#3 – Level up your CI for iOS and macOS by Philipp Hofmann

Can you get away with not speaking about automation and optimization in a DevOps event hosted by a CI/CD platform? (Why would you, anyway) This one is a bit more technical and iOS/macOS oriented – Philipp impressed me with great tips and tricks for getting the best out of Apple frameworks for your CI.

Bonus material: The decks

And finally…

Here are some other talks that I enjoyed – hope there’s something for you!

The app you built has to be on the App Store (as long as it compiles)

Back in the day when I was getting into cycling, although I didn’t know what to expect, I knew one thing for sure: I had to pick the bike with the right frame. It didn’t take too long until I found myself inside an ocean of parameters because I came to notice that bike frames had many attributes alongside the size. One of them was the angles of where the parts meet each other and depending on these, the bike would give you a different ride experience like a comfortable one, or an aerodynamic one, and such.

I was serious, and I had to pick not just any frame, but the best for my needs. Well, there was a problem: Not every buyer or seller cared about every detail, and I wasn’t able to find all the details of the frames I was looking at, more specifically, the angles within the frame body.

So I came up with an idea: How about I make a small app that’s just for solving the problem at hand: Measuring the angles on a given photo. Did I do that right away? Yes. Did I use it for measuring angles on bike frames? Yes. Did I get the “best” frame for myself? No, but that’s another topic. What followed all of these is that I decided to put that app on the app store. It was awfully primitive, probably had the worst UX ever, and the code behind was… Catastrophic, to say the least. But I wasn’t expecting anything, to be honest. It was a small effort for me to publish and I would be more than happy if it just helped someone, somehow.

The app was being downloaded and used over the years, but I wasn’t getting any feedback, although that was fine. The thing about the internet is that it’s like a sea into which you throw your bottle with a note. You don’t know what will happen to the bottle, or if someone will ever read your note, but most importantly, whether you’ll ever get a response. Because we all fetch other people’s bottles, but we don’t always respond.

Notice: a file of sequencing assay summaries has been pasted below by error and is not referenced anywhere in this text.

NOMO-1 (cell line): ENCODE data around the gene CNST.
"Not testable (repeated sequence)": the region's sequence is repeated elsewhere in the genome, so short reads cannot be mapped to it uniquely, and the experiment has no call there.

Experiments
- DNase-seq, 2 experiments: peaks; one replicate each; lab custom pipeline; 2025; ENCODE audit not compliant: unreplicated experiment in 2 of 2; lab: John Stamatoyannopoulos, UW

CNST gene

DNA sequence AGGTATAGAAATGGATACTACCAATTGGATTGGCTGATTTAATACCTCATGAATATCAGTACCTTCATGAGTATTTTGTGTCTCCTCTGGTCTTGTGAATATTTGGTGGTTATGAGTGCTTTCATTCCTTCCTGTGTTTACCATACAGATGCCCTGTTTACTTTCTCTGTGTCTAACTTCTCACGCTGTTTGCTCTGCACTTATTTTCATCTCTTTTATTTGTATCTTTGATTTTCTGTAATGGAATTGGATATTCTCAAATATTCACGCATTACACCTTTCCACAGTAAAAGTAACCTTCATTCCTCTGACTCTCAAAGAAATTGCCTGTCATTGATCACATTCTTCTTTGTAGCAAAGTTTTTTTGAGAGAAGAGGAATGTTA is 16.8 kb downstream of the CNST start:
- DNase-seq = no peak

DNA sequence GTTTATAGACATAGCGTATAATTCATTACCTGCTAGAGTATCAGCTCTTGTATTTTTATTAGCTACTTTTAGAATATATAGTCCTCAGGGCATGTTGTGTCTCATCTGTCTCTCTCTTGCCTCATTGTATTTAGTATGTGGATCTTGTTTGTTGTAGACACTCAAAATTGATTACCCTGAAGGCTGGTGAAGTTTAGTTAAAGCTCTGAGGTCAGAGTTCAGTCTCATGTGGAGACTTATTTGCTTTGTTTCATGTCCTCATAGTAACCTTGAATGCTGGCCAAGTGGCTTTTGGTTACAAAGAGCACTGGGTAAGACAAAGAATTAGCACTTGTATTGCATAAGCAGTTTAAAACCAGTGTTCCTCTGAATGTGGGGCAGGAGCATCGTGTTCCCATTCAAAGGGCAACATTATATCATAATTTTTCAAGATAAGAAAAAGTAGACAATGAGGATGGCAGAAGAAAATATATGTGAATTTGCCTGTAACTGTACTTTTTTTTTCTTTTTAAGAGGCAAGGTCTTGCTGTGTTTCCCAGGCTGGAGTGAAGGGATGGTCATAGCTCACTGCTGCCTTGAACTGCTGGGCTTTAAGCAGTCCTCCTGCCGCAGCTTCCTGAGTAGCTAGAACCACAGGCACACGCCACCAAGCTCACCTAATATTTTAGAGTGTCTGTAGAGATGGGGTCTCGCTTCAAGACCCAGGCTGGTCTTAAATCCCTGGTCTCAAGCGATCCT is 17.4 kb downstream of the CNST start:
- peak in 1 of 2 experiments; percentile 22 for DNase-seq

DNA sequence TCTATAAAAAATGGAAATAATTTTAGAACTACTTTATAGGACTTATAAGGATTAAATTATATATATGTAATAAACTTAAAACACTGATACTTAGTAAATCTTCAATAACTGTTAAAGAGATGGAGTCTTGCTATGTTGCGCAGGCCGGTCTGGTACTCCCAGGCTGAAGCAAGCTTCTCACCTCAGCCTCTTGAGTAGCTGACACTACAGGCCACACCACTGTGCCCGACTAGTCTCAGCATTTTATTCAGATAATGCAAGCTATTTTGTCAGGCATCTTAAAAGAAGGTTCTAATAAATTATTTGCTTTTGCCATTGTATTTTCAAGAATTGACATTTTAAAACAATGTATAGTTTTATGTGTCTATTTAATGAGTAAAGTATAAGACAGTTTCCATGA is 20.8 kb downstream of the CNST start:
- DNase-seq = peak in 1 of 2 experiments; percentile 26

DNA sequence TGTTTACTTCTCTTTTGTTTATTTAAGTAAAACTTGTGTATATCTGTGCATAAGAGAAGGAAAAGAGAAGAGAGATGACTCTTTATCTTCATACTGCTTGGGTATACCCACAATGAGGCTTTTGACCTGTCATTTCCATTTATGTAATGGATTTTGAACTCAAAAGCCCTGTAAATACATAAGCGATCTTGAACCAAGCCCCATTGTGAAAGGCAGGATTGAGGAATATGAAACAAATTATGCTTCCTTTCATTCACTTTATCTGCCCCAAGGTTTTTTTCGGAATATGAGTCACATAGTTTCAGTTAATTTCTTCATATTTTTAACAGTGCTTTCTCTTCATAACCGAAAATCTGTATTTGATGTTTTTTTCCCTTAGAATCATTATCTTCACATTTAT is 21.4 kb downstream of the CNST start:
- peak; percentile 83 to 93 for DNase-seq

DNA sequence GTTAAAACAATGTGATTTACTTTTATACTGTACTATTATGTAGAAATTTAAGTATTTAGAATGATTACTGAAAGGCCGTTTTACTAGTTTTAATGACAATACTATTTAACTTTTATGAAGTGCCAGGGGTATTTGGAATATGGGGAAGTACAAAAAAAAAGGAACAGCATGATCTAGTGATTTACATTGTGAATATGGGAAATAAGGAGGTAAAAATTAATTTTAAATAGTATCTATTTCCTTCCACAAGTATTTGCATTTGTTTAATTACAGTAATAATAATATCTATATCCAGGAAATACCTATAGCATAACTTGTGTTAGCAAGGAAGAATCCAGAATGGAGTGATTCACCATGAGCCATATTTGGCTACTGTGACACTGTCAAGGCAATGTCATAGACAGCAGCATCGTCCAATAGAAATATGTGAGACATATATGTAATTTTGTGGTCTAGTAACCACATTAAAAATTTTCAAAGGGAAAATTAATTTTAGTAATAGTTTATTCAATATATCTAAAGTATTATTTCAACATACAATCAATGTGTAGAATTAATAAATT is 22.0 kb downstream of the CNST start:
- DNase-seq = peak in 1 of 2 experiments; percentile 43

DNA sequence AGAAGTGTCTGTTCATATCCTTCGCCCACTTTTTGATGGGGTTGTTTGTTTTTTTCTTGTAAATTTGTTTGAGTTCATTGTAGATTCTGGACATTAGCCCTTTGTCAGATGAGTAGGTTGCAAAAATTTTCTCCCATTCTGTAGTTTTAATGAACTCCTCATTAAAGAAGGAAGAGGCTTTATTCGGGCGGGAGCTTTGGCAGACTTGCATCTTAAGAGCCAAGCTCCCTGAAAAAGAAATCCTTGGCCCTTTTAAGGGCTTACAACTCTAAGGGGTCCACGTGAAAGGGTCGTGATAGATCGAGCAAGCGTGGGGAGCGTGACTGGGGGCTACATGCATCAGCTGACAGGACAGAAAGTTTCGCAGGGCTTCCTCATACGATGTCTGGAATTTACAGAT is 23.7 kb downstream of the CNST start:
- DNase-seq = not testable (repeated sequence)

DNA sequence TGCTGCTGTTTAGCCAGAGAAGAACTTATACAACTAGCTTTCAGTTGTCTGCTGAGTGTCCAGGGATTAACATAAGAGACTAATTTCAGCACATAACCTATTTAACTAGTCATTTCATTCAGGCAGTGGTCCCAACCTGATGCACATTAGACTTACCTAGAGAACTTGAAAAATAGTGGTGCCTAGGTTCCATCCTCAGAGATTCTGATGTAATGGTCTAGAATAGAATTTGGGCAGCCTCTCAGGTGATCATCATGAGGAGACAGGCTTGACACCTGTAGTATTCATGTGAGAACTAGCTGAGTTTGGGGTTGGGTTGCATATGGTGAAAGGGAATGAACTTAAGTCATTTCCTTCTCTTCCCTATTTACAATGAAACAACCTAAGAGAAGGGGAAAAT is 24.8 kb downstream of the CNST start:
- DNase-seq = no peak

Well, after 3 years, I received a bottle. It was from a senior who presented himself as “a blue-collar guy or laborer” who had an injury at work and would never be the way he was. He had to measure the angles of the stairs he fell to see whether they match the industrial staircase requirements. He wanted my help because he thought that he was not educated in this discipline although it was a simple calculation (I told you that the app UX was horrible). He wanted to pay me for my service but I refused since I was more than happy to help, then he asked for a charity that he can donate to instead. I was just a guy who uploaded the app he built for himself, and not only did I help a handicapped senior from the other half of the world, a charity was getting a donation because of me! I was speechless.

If I had taken a perfectionist decision, I wouldn’t have released this app. If I hadn’t spared the small amount of time to put this online, I wouldn’t have released this app. There were so many reasons not to release it, but I did it anyway, and it took only one person to make me appreciate my decision.

I have 3 other apps on the App Store alongside Angles in Photo: One app for cross-multiplication (yes, I made an app for that, and yes, people use it), another one for checking the glycemic index of a food (I was quite obsessed with my nutrition once, we’ve all been there), and another one that I built when Safari was getting very slow on my old iPhone so I decided to build the simplest web browser that doesn’t do 1000 things in the background. Some of them have advertisements to help me pay my bills, but they’re all free to use. People do use them, and people do give feedback, although I never show the care I’m supposed to – but that’s the whole point, and if I was obsessed with that, I wouldn’t have kept them online, and no one would be using them.

You might not always appreciate what you do, but that shouldn’t mean that other people won’t. If they won’t, you won’t lose anything, but if they do, then you realize that something that’s too little for you might mean a lot to someone else.

Oh, I had another feedback for Angles in Photo, saying “Helped me get through my divorce”. I can’t imagine how that happened, but, there you go!

Aligning SKPhysicsBody Correctly with SKShapeNode

When you want to create a circle in SpriteKit, SKShapeNode is the quickest and the simplest way for it. You don’t need to create images, you can manage the size, fill colour, stroke colours etc.